This is to certify that the my edition of sculptures entitled BIFIDITY was commenced in October, 2008. There are thirty sculptures in the edition and each is signed and numbered under the base.
The design of BIFIDITY is based on an older, smaller sculpture made as part of the Blind Alphabet Project in 1993. That original piece was made small enough so that it could be picked up and easily handled by a blind person. A bifurcated structure implies a main body that develops or ‘forks’ into two. A bifid structure, on the other hand, implies a knife, axe or any other outside force, bearing down on a main body and parting it in two.
The original sculpture of 1993 consisted only of one piece of wood, cleft into two. The wood was so parted that it remained one solid piece with two members curving sideways from it. The new, 2009, piece is similar in shape, but a wedge-like shape was added to represent the outside force performing the cleaving act.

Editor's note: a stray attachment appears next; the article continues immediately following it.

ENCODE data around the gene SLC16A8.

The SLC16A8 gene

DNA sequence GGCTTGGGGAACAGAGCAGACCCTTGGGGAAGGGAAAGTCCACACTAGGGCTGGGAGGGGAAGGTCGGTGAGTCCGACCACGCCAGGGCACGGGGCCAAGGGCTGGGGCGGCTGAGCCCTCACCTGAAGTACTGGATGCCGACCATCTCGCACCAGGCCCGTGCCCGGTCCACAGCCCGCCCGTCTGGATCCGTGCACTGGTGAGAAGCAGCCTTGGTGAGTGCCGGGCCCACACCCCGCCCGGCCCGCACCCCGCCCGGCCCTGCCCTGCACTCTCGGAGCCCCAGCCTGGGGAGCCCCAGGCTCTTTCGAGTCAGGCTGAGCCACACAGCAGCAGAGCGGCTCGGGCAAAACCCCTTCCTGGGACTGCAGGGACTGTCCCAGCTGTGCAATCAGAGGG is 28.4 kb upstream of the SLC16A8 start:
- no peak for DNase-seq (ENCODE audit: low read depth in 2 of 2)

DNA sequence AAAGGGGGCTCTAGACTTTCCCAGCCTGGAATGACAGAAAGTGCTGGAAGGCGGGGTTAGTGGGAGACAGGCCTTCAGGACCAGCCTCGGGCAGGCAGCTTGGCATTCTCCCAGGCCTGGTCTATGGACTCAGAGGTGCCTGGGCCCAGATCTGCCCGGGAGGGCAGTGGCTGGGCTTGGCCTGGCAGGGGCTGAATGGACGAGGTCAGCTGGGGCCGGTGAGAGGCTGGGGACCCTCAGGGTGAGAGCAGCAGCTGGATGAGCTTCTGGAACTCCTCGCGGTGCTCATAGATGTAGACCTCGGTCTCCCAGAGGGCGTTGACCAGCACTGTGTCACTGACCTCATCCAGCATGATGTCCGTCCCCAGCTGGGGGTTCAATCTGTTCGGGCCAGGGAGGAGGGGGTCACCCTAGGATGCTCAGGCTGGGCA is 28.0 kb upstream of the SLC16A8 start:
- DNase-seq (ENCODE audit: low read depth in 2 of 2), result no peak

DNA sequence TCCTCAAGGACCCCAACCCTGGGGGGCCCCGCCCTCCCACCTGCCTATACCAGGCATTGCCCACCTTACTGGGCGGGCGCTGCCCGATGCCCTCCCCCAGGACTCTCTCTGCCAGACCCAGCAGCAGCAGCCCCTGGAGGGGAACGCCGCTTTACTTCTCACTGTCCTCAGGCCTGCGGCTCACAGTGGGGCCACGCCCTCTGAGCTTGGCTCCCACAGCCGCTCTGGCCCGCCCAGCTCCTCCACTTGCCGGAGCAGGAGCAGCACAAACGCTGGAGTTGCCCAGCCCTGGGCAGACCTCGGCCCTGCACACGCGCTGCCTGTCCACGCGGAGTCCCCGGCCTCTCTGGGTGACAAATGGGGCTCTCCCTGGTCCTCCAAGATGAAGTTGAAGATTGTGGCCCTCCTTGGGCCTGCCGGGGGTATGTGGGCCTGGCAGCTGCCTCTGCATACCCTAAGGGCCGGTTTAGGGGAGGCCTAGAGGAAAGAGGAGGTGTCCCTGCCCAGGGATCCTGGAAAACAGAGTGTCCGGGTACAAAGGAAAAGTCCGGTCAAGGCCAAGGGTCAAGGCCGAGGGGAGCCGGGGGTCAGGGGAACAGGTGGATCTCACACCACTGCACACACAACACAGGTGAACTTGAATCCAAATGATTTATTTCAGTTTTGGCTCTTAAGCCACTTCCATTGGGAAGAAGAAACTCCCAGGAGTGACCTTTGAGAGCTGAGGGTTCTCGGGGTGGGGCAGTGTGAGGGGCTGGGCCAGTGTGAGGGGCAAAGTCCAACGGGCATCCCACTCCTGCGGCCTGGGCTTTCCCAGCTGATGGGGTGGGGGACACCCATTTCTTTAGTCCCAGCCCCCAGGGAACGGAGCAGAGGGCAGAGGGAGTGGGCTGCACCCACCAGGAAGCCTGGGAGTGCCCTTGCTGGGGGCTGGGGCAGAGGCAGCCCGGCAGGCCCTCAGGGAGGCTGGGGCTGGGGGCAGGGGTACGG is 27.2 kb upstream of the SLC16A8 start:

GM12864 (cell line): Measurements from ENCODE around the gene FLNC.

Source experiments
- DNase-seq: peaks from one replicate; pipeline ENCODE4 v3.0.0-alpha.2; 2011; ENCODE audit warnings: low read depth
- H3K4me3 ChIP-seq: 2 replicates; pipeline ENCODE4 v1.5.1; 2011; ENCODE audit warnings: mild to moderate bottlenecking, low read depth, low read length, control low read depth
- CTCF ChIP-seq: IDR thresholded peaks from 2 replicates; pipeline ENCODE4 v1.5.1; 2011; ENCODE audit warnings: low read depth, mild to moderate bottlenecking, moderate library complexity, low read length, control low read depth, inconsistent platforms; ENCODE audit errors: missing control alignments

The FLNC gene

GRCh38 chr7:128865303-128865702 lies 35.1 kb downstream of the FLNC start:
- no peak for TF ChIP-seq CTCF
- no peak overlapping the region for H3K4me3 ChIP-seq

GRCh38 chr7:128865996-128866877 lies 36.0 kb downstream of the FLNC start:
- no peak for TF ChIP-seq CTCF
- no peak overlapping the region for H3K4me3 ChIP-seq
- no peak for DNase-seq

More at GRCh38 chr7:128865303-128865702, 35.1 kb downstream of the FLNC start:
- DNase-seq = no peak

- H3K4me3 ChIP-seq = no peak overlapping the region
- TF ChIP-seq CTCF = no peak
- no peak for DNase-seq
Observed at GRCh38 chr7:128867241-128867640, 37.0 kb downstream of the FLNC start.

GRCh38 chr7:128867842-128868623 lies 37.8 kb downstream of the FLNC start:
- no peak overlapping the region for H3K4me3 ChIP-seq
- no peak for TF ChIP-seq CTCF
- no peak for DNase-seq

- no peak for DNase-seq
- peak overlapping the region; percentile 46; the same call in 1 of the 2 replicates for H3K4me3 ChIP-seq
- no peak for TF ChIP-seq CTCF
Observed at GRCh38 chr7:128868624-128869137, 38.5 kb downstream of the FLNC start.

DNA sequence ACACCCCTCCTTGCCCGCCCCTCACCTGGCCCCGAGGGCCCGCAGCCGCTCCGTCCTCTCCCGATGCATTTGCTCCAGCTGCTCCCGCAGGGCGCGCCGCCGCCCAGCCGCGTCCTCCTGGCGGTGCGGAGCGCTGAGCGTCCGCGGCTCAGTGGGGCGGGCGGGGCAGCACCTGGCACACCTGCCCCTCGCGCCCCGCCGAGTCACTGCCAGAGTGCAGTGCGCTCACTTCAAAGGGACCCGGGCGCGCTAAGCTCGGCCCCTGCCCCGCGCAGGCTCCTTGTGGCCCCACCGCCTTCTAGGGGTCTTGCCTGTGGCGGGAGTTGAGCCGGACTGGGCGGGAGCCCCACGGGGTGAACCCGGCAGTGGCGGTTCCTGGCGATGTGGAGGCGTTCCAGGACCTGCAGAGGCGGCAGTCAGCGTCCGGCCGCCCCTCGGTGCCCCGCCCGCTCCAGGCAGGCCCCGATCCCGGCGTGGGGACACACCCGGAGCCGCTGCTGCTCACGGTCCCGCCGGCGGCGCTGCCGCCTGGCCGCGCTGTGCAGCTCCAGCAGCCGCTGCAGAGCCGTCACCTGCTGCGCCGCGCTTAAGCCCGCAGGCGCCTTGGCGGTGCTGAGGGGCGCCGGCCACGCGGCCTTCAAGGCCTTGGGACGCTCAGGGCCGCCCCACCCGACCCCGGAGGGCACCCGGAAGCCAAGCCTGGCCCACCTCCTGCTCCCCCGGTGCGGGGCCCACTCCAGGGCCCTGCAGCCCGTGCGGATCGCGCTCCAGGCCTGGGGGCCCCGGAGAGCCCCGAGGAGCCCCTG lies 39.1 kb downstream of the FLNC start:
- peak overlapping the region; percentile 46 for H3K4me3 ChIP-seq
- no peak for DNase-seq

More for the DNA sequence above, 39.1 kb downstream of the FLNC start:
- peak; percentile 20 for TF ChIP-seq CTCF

The original 1993 work made for the Blind Alphabet Project was accompanied the following text as translated into Braille and printed on a plaque:
BIFID, BIFIDATE, BIFIDITY
Something bifid, or bifidate is cleft so that it divides into two parts, some will erroneously say, ‘forked’, like a bifurcated form. If, however, we study the Latin findere that gave rise to bifid, and see that it means ‘cleave’, then bifid assumes its rightful meaning. The word presupposes that a singular substance or form is divided by an outside agency. A fabric, torn by manual force, and the Red Sea, at the time of Moses, parted by divine intervention, are bifid configurations. The two divided parts must seem to have some sense of equality about them. The cleft-tongues of snakes and other reptiles are not really cleft, but bifurcated or forked. They seem to have sprouted their own two bilateral offshoots from within. A cleft-stick is truly bifid. The shape for the BLIND ALPHABET PROJECT was made of a large, singular, rectangular block of Kiaat (Pterocarpus angolensis). It was carved in such a way as to suggest that a knife or such thing had cleaved it down the centre. The two sides, as if by an unseen power, curve outwards, as if they are soft and can yield. The piece was completed on Tuesday, 15 June 1993.